School boards have an opportunity to help “flip the narrative” about Hispanic Americans and create a healthier sense of identity for the 12.4 million Hispanic students attending public K-12 schools.
That was the message of journalist Maria Hinojosa at a Sunday breakfast meeting of the National Hispanic Caucus of School Board Members at NSBA’s Annual Conference in New Orleans.
“Latino teens have the highest attempted suicide rate in the country,” said Hinojosa, host of National Public Radio’s Latino USA show and winner of four Emmy awards. “Our Latino teenagers are depressed.”
She said she thinks it has a lot to do with a weak sense of identity among Hispanics. She cited comments she’s heard from Latino students at DePaul University, where she teaches. They have asked her, “Can I call myself American?”
Perhaps the cruelest identity issues involve students from “illegal” immigrant families. “There are no illegal people,” Hinojosa said, attributing the quotation to Elie Wiesel.
Such issues can be addressed by school board members because they have a unique role in society as advocates for all children, regardless of ethnicity or background.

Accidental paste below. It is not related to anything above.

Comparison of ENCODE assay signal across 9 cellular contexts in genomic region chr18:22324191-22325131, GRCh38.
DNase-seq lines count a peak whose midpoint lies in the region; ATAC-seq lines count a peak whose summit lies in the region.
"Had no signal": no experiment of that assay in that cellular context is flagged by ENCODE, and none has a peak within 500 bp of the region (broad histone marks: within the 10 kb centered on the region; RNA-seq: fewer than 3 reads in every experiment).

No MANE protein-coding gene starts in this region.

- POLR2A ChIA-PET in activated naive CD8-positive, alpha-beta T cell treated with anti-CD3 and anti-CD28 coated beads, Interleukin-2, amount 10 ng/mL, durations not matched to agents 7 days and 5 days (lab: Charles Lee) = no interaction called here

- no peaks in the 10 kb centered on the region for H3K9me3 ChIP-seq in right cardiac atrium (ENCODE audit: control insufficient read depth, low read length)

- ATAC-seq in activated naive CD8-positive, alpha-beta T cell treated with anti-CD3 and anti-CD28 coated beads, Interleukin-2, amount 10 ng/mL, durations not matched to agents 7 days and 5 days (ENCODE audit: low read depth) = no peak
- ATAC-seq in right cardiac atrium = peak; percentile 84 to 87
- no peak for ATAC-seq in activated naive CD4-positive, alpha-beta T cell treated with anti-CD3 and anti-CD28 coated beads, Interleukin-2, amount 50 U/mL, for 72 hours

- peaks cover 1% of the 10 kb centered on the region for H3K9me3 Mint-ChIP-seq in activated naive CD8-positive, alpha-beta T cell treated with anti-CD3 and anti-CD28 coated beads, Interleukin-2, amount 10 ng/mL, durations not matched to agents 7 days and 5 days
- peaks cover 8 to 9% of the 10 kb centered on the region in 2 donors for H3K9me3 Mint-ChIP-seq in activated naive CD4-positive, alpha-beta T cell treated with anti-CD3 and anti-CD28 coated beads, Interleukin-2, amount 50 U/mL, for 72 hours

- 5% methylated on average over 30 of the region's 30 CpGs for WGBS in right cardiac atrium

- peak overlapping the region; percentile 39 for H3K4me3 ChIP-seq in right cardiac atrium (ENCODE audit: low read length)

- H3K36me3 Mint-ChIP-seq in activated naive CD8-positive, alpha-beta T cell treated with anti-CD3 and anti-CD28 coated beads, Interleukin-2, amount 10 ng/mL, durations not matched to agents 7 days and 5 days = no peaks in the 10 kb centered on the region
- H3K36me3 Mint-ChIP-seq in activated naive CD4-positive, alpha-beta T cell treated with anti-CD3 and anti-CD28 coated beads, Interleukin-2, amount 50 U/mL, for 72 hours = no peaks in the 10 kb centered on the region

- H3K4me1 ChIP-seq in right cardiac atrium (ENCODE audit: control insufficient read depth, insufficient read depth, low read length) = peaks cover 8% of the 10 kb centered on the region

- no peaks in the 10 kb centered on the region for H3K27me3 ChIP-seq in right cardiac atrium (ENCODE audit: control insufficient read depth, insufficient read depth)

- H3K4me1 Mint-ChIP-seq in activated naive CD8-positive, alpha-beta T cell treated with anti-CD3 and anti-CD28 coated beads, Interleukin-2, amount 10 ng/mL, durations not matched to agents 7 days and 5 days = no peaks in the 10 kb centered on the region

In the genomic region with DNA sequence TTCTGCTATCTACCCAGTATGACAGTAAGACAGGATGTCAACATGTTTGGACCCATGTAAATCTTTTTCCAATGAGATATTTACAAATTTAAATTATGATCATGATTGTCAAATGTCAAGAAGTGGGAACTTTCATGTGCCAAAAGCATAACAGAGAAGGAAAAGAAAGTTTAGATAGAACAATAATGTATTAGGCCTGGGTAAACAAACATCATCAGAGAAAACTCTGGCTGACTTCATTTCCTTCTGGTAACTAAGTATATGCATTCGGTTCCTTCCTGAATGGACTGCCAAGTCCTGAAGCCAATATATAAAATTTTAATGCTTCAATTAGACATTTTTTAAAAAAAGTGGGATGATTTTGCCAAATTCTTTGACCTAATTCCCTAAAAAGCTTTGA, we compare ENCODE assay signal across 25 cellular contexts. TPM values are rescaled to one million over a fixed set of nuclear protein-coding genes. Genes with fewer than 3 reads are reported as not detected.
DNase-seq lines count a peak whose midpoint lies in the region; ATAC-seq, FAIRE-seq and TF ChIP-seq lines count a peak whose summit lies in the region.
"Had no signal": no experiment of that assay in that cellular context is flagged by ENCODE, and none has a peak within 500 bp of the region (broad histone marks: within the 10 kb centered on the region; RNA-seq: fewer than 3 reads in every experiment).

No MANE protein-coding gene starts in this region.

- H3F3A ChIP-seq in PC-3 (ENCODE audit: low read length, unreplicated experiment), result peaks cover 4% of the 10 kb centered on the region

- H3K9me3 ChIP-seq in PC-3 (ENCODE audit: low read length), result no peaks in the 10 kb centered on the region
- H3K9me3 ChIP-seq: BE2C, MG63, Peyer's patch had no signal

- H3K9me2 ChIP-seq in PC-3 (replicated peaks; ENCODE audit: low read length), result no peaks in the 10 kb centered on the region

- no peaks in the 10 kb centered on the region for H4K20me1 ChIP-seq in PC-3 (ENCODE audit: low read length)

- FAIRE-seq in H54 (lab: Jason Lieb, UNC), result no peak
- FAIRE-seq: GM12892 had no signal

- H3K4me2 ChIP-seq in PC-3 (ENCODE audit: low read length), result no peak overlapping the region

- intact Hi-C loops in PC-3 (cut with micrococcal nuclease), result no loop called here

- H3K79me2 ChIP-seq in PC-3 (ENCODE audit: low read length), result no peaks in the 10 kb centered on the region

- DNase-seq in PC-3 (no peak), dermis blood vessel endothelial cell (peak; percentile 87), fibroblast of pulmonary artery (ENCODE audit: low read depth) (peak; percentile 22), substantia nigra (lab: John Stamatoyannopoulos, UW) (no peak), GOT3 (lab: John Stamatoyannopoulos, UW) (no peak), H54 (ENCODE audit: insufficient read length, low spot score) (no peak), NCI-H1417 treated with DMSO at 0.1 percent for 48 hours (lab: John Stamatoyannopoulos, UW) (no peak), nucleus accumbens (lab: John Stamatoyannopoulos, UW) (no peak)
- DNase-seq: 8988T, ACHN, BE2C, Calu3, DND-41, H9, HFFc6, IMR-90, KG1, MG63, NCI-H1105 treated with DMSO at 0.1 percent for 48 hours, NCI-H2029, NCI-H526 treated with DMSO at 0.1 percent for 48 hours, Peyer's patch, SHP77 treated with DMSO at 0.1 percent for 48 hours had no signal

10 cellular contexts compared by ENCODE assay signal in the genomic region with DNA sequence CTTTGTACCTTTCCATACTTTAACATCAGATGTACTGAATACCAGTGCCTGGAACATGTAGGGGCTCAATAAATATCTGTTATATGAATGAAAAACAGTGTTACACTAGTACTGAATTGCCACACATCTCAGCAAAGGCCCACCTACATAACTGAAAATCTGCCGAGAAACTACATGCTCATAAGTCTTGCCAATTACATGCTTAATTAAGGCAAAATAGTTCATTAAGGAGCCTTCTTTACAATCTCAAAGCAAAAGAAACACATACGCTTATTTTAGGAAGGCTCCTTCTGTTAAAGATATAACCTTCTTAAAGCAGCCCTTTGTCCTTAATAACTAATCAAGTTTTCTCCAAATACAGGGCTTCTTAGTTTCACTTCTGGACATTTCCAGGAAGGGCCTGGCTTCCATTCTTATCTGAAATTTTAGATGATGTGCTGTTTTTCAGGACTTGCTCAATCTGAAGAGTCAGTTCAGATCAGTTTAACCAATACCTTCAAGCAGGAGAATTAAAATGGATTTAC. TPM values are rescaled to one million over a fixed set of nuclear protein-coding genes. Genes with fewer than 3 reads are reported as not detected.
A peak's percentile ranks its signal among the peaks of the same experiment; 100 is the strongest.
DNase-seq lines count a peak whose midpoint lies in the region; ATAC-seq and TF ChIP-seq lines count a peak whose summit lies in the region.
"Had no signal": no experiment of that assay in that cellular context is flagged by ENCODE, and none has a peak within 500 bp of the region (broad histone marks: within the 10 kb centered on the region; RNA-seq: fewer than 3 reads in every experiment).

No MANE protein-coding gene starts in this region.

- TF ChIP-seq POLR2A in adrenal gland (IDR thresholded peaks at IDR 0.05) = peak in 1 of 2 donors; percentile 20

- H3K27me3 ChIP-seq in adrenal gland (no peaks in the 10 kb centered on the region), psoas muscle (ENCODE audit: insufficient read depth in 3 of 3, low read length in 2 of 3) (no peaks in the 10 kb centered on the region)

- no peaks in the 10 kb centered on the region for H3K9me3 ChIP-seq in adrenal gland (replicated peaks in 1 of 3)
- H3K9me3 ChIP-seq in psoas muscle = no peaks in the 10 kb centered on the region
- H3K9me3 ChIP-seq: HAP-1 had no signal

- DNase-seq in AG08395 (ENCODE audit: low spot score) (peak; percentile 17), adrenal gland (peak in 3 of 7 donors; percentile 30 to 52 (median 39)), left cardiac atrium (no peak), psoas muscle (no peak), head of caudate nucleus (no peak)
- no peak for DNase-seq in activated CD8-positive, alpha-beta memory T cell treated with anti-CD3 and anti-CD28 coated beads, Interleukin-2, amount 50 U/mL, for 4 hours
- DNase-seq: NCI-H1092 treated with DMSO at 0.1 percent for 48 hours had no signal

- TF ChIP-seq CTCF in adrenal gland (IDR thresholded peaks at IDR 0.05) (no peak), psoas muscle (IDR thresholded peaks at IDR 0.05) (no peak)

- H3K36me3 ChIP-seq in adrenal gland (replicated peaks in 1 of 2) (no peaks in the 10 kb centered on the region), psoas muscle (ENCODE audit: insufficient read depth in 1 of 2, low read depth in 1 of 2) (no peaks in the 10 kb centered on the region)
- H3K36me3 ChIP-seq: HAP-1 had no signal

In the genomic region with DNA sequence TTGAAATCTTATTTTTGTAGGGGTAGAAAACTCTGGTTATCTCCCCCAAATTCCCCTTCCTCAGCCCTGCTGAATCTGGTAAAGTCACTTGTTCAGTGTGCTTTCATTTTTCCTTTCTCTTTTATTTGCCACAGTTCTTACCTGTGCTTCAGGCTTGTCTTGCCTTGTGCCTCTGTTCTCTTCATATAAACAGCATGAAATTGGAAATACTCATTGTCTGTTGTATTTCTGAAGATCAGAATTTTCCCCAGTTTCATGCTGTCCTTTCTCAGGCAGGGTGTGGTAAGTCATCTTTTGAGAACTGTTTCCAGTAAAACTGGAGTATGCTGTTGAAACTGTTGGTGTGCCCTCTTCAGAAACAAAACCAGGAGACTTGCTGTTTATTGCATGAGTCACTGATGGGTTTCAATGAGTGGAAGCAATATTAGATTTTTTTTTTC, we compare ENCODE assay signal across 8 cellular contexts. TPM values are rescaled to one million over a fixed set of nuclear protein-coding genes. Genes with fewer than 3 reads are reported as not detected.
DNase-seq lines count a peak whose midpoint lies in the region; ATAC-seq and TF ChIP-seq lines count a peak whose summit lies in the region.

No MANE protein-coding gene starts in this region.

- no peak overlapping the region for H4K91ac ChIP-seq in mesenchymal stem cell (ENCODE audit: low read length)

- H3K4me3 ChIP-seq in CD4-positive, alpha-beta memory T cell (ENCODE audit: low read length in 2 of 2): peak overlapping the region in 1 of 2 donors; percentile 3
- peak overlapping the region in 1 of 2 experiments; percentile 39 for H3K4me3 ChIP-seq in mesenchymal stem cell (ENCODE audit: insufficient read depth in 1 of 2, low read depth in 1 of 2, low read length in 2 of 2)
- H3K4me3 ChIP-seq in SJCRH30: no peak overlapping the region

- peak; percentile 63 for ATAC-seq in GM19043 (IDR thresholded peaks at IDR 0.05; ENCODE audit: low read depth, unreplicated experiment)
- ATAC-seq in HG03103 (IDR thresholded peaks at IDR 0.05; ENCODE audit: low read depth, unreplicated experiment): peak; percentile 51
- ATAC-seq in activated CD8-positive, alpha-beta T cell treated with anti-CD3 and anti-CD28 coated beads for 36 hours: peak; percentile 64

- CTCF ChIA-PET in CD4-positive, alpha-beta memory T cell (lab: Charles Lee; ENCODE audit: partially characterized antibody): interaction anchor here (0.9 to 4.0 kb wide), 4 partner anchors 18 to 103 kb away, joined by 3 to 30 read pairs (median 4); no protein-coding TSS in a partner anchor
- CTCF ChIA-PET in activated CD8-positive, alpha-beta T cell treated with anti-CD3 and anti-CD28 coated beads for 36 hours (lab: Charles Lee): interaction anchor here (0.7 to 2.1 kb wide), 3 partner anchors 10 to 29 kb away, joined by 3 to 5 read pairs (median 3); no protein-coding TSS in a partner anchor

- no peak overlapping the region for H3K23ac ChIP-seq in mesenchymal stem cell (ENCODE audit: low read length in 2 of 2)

She cited a school district that announced that it will address the fact that 65 percent of its Hispanic students drop out. She wondered aloud why the rate had to get that horrific before it got some attention, joking that 50 percent must have been considered okay.
After hearing reports by caucus leaders of projects including a scholarship program for Hispanic students who are admitted to colleges, Hinojosa praised such efforts.
She also urged board members to active as “democracy junkies.” For instance, she said it’s a national disgrace that those detained in immigration facilities have no legal right to challenge the conditions of their detention.
Hinojosa announced that she has received a “green light” from the Public Broadcasting System to host and executive produce a TV show called “America by the Numbers with Maria Hinojosa” that will tell stories of Latino issues that are “based on data.”
She urged school board members to send her story ideas at email@example.com.